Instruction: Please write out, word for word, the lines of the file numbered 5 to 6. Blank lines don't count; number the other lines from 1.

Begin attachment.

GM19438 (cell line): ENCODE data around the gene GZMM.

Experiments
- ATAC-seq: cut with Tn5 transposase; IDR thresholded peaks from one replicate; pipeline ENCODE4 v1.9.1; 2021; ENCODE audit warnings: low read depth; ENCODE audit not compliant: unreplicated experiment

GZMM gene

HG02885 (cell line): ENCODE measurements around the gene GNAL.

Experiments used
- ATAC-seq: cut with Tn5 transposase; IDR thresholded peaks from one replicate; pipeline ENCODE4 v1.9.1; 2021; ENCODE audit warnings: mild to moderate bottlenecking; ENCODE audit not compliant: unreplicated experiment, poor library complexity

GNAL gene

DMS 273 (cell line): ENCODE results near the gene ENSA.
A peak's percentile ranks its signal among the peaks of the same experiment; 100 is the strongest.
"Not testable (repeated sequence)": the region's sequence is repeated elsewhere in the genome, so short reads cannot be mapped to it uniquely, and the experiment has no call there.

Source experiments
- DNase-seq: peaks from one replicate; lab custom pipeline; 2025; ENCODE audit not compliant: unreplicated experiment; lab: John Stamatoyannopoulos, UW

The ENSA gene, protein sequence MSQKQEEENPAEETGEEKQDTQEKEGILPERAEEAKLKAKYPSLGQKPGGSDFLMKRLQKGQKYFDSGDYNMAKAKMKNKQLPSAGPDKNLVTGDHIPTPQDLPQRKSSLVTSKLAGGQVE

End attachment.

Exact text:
HG02885 (cell line): ENCODE measurements around the gene GNAL.

Experiments used